Notice some other passages associated with the animal kingdom and various mythological beings, and how the KJV translators failed to perceive the true meaning of the original text:
1. In Matthew 12:40 the KJV tells us that Jonah spent 3 days and 3 nights in “the whale’s belly.” There is no mention of this creature being a whale. “Huge fish” or “large sea creature” is more correct. It may have been a whale, but it also may not have been. One’s assumptions should never be entered into the text. The work of the translator is to translate the original text, NOT try to interpret it. The latter makes the product a commentary, not a translation!!
2. In Song of Solomon 2:12 the KJV reads, “The voice of the turtle is heard in our land.” Again, there are two problems in this passage: (a) Turtles don’t have voices! Some unbelievers have even pointed to such passages as this in the KJV to try and demonstrate what they believe to be glaring evidence of the ignorance and unreliability of the Bible. “If the Bible can’t even get this right, how can we take it seriously on any subject?!” The passage literally reads: “The voice of the turtledove is heard in our land.”
3. Exodus 22:18, in the KJV, says, “Thou shalt not suffer a witch to live.” This passage led to much suffering and death in places like Salem, Massachusetts. The original word actually means “sorceress,” which meant something far different in Bible times than what is conveyed to our minds by the word “witch.”
There are also a great many other doctrinal problems connected with the KJV. The following list of ten is merely representative, and does not even scratch the surface of the flaws and failings of this version with regard to sound doctrine:
1. In Exodus 20:13 the KJV reads, “Thou shalt not kill.” This rendering has become quite familiar, since we have all memorized the Ten Commandments, and usually from the KJV wording. However, it is incorrect. The actual word used here in the original language is “murder,” NOT “kill.” The command is against murdering someone, not against killing someone. This is an important distinction since God many times ordered His people to kill others for one reason or another.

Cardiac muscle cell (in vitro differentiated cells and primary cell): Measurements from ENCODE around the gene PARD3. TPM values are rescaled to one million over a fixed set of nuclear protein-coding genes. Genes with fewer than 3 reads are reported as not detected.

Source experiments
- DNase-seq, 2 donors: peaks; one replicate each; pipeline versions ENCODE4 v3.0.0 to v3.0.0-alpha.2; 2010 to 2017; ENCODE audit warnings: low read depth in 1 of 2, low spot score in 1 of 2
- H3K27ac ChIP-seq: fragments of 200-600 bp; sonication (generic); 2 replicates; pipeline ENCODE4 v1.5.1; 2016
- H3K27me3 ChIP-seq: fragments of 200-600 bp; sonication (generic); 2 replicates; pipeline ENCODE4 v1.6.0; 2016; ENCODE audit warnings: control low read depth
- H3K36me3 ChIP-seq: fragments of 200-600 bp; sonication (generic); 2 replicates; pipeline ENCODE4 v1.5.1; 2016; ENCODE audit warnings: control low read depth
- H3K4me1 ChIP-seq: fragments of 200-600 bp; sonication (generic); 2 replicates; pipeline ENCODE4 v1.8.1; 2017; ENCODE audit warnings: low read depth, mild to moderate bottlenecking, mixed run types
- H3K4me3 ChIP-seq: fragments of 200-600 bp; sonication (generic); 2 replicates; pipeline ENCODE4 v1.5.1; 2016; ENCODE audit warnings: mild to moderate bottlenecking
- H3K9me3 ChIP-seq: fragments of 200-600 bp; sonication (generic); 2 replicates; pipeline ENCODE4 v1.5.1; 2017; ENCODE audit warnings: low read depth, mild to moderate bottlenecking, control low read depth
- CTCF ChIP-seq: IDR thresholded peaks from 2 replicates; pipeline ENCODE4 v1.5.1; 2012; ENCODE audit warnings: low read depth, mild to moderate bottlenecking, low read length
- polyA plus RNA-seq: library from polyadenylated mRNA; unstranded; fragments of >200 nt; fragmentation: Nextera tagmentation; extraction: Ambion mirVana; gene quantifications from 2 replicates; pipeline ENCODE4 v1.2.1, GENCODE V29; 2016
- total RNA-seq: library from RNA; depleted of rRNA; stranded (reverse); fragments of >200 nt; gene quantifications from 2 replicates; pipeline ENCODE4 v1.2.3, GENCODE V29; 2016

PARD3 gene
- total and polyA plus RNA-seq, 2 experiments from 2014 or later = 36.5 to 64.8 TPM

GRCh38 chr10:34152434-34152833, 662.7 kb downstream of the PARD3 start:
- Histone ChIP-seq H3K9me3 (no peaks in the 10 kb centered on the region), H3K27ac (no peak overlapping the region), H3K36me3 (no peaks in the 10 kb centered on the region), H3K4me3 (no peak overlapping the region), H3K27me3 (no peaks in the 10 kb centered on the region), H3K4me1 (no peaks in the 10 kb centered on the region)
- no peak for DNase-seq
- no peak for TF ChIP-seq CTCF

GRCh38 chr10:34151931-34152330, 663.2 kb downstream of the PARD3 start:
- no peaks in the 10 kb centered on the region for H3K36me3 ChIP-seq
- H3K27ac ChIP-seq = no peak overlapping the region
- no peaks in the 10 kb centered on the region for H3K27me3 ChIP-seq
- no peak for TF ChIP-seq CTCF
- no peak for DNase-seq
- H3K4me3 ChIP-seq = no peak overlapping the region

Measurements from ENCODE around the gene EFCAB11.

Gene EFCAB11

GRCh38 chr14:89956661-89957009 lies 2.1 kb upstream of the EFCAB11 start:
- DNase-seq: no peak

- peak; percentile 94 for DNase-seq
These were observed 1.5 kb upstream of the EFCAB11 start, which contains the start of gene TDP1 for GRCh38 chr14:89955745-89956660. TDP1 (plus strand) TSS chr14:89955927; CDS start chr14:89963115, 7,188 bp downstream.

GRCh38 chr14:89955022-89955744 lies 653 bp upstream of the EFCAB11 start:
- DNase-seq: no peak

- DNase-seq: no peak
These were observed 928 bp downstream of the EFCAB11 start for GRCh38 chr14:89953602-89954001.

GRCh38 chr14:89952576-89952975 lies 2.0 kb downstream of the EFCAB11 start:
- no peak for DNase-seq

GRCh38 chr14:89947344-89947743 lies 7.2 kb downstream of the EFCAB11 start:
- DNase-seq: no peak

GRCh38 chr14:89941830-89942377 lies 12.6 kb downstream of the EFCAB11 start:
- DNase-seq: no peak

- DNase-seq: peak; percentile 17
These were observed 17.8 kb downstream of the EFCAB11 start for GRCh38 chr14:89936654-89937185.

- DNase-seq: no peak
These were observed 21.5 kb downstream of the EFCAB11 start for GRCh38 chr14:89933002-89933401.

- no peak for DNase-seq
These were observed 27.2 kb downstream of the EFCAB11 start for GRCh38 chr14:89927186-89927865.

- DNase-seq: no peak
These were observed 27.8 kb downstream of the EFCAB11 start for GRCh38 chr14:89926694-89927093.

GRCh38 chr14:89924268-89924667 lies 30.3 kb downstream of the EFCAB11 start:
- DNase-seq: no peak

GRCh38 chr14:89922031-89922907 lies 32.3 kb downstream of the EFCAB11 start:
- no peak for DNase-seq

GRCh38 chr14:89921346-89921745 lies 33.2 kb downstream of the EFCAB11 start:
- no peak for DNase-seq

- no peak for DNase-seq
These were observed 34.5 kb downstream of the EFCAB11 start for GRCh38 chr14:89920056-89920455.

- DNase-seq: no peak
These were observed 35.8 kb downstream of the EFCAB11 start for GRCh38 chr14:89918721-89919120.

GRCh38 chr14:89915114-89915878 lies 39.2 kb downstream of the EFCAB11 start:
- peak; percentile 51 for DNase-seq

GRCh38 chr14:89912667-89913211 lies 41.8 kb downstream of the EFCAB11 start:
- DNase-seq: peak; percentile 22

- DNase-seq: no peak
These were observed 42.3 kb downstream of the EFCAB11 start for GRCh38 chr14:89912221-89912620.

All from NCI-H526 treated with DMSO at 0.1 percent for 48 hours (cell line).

2. For hundreds of years the KJV has confused people over the state of the dead through its poor handling of several key words. It translates the word “Sheol” as “grave” 31 times and as “hell” 31 times! Which is it?! The grave or hell? “Hades” is always translated “hell” in the KJV, but so also is “Gehenna” and “Tartarus.” Thus, the KJV has all but effectively wiped out all distinctions between these various words (and the distinctions are extremely significant in the original languages). A great many false doctrines about the afterlife and the so-called “intermediate state” can be at least in part blamed on the confusion generated by this extremely poor handling of these key words and concepts. It would not be until almost 300 years later that these distinctions would again be brought to light by more correct renderings in more modern and scholarly English translations. By that time, however, the damage had been done!! False doctrines arising from or bolstered by these false renderings had already planted themselves firmly into the hearts and minds of men. It is with great difficulty that such false teaching is eradicated, even with the use of correct translations. It is simply too deeply ingrained in our Western Theology, and any challenge to it is viewed as heresy.